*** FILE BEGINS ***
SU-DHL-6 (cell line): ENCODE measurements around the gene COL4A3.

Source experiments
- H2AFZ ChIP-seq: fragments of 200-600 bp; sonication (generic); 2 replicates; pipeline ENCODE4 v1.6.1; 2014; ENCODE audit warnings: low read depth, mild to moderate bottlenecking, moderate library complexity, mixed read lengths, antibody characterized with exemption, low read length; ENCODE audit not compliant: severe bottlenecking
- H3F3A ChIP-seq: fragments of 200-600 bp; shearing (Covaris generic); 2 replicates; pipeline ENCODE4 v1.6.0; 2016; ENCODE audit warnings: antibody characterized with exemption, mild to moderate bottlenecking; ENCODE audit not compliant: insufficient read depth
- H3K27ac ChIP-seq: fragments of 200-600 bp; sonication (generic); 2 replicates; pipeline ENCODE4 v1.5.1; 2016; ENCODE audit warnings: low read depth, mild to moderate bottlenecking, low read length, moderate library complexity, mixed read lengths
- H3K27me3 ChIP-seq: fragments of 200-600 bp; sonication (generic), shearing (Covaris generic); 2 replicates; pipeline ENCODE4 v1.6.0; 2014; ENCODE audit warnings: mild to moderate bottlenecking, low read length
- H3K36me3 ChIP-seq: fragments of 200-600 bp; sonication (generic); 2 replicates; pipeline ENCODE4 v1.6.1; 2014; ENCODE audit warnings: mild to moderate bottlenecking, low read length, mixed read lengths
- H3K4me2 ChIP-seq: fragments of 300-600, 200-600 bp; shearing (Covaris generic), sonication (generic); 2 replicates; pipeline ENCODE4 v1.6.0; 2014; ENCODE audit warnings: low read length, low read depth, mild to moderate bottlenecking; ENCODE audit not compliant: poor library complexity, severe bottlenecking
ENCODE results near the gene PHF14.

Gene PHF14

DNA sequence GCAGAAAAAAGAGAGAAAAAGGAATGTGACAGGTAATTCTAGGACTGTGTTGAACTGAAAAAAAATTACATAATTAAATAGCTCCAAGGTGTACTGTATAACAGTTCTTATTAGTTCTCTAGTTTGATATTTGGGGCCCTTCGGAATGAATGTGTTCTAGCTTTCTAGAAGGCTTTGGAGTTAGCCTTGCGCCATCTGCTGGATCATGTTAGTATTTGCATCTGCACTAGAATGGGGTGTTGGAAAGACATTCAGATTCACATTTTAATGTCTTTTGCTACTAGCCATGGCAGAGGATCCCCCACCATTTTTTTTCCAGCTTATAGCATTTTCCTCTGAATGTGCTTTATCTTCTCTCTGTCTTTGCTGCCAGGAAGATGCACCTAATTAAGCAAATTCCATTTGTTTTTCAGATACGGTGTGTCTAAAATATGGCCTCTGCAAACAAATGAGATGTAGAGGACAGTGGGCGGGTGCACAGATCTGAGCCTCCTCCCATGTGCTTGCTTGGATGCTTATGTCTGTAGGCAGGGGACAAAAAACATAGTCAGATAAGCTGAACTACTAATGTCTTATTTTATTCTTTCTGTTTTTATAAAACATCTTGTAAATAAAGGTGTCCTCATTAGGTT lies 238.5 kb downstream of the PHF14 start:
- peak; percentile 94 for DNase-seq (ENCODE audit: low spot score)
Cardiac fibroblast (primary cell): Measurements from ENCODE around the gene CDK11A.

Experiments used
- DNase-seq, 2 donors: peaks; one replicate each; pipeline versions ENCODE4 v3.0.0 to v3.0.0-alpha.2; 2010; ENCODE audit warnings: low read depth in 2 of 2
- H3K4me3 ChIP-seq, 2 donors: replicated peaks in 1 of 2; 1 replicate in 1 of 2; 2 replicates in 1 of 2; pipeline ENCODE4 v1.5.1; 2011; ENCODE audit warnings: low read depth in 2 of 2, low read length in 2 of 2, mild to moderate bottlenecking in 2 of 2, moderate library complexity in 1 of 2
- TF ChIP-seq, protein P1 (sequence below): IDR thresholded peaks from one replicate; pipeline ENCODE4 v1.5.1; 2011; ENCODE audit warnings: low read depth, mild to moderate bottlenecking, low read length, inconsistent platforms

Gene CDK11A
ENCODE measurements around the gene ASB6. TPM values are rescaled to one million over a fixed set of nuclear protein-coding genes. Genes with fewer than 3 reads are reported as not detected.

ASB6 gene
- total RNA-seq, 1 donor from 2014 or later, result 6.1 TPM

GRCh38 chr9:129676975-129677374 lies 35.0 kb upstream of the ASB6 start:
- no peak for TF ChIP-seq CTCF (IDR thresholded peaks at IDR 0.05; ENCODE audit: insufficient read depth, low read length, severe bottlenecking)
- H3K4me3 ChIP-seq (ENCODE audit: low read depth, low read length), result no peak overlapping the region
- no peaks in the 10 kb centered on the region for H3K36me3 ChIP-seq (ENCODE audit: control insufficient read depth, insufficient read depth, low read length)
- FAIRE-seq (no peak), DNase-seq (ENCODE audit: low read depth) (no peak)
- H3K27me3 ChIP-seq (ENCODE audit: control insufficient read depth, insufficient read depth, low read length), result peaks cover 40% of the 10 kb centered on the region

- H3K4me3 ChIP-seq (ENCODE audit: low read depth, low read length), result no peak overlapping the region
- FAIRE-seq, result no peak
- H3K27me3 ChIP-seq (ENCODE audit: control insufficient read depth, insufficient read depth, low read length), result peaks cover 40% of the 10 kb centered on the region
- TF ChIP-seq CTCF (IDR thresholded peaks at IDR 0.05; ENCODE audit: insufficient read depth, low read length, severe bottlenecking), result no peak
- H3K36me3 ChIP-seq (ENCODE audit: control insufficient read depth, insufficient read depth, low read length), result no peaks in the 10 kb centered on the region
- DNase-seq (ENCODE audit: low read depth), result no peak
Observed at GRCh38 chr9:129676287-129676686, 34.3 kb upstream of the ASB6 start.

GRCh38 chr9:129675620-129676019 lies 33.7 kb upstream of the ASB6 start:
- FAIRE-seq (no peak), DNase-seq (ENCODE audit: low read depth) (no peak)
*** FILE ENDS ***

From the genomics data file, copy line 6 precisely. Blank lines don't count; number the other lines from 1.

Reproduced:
- H3K27me3 ChIP-seq: fragments of 200-600 bp; sonication (generic), shearing (Covaris generic); 2 replicates; pipeline ENCODE4 v1.6.0; 2014; ENCODE audit warnings: mild to moderate bottlenecking, low read length